Page 290. Almost to 300 pages, that’s pretty cool.
Does the king have their families captive or have some sort of leverage (does he threaten them with hanging if they don’t join up with the army) on them? If not, they are being paid to fight, not forced.
It was explained early on, artificer-urza. I know it was a while ago, but there is an explanation for it.
It was a quick explanation back then because it hasn’t been relevant to the plot until this point, but as they get more involved in the war politics, then the narrative will go into it in more detail.
But it is fair to say that Lavender is not entirely correct here. She doesn’t know her people’s motives for fighting (aside from to avoid punishment of death) because she has been sheltered from the culture that blindly worships her father.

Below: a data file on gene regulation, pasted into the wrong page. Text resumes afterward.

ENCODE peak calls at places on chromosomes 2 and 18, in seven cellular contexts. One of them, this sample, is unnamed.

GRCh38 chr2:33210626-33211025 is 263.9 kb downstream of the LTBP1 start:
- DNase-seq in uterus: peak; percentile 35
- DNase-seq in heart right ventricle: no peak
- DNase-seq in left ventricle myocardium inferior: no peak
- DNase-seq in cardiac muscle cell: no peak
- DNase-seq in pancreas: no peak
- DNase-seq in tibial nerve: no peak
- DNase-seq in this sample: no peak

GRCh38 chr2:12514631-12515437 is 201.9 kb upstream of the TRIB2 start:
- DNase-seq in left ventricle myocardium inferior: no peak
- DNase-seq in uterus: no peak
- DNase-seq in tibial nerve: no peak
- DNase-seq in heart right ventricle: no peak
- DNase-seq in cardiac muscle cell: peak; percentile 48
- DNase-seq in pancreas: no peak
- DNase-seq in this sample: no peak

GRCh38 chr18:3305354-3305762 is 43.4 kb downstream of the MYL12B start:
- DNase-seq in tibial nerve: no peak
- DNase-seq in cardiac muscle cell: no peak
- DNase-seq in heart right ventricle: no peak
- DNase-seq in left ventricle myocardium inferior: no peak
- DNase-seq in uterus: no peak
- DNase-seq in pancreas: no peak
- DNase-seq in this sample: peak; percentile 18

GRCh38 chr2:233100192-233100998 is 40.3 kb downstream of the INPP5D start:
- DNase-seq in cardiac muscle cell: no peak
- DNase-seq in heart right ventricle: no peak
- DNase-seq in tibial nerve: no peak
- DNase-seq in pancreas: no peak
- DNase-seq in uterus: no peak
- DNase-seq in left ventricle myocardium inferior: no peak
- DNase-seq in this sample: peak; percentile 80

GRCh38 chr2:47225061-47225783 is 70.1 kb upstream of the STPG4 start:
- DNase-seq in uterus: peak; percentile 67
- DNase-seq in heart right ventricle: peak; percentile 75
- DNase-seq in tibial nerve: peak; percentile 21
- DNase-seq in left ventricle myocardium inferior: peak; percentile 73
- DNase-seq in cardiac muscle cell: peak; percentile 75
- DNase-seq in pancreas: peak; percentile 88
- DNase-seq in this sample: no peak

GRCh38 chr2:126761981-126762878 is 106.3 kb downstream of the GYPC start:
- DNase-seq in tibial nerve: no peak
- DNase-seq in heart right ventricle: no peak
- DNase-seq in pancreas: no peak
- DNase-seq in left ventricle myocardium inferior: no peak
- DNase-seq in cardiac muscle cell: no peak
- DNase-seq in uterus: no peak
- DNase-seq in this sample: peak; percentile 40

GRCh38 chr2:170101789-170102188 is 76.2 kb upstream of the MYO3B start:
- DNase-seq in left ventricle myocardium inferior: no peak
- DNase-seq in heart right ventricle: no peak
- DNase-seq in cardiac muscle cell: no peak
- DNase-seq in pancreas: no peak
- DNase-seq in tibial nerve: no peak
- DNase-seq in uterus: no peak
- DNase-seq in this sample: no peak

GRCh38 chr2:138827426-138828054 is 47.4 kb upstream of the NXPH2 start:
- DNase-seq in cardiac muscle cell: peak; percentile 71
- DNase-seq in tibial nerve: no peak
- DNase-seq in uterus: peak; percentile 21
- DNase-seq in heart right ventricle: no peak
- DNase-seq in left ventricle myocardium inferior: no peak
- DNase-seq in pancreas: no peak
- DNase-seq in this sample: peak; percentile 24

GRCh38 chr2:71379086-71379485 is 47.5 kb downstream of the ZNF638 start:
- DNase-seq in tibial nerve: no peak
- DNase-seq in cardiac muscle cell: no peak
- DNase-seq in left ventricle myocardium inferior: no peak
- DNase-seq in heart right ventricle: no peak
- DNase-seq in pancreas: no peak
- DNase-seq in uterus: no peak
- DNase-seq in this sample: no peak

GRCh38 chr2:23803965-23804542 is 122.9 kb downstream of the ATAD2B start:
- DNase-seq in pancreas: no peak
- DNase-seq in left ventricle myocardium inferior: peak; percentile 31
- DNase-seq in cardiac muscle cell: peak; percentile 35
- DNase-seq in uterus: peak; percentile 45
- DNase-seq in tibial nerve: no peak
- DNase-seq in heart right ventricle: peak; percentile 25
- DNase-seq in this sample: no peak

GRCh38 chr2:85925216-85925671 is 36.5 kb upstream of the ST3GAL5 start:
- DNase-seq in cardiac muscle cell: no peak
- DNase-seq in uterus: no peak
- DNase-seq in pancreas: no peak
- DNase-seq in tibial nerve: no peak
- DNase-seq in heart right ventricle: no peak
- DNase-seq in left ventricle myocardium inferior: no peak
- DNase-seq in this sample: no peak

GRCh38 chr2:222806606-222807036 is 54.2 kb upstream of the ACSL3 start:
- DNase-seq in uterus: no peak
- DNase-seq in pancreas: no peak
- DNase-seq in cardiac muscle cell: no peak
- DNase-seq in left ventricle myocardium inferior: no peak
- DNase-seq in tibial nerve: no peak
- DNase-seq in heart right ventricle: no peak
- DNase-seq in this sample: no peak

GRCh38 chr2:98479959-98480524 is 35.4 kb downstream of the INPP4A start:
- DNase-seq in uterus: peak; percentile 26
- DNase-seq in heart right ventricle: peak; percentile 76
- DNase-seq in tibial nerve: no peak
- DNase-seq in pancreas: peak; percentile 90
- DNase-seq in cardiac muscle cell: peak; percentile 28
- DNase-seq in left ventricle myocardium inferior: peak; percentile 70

Ah yes, conscription. They are still paid to fight, with execution or imprisonment as the threat if they do not agree. The thing is, if the army was unified it’s it desire for peace, no one man could stop them. Since sufficient people are loyal to the king and his ideals (or their perception of his ideals) to perpetuate the conflict and the thought of refusing as treason the rest simply go along with it, out of fear or something else. They are not forced.
Well if it wasn’t before, the cat’s out of the bag now.
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